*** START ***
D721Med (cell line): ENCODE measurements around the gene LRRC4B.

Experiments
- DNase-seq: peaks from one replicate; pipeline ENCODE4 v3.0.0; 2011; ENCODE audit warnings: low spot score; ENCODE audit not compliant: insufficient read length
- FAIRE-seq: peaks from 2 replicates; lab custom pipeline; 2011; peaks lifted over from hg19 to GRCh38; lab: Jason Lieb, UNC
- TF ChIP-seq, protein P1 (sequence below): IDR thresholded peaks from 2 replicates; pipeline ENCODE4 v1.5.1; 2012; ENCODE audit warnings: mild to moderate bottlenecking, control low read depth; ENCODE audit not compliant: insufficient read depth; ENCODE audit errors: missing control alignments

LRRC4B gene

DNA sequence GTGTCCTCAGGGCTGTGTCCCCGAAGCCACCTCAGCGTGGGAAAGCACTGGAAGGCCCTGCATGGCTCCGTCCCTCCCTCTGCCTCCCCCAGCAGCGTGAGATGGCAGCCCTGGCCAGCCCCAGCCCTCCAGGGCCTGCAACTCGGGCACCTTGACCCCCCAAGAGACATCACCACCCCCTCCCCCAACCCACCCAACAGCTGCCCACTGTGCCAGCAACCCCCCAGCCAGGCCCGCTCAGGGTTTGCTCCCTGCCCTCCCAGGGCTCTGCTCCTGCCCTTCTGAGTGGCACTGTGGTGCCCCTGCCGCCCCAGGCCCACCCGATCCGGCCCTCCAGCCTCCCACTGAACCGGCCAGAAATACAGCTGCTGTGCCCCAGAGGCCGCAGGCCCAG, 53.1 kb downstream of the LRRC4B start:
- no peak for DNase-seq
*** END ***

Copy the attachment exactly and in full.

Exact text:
D721Med (cell line): ENCODE measurements around the gene LRRC4B.

Experiments
- DNase-seq: peaks from one replicate; pipeline ENCODE4 v3.0.0; 2011; ENCODE audit warnings: low spot score; ENCODE audit not compliant: insufficient read length
- FAIRE-seq: peaks from 2 replicates; lab custom pipeline; 2011; peaks lifted over from hg19 to GRCh38; lab: Jason Lieb, UNC
- TF ChIP-seq, protein P1 (sequence below): IDR thresholded peaks from 2 replicates; pipeline ENCODE4 v1.5.1; 2012; ENCODE audit warnings: mild to moderate bottlenecking, control low read depth; ENCODE audit not compliant: insufficient read depth; ENCODE audit errors: missing control alignments

LRRC4B gene

DNA sequence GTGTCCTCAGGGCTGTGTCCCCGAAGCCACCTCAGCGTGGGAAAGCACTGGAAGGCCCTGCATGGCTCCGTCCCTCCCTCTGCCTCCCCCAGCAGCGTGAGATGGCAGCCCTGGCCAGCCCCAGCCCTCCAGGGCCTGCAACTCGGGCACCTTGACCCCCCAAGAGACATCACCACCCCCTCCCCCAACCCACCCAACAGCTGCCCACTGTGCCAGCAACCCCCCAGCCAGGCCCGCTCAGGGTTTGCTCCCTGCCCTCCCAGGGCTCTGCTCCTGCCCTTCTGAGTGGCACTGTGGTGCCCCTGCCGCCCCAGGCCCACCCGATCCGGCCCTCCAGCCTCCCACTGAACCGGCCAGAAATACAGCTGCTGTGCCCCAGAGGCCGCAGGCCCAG, 53.1 kb downstream of the LRRC4B start:
- no peak for DNase-seq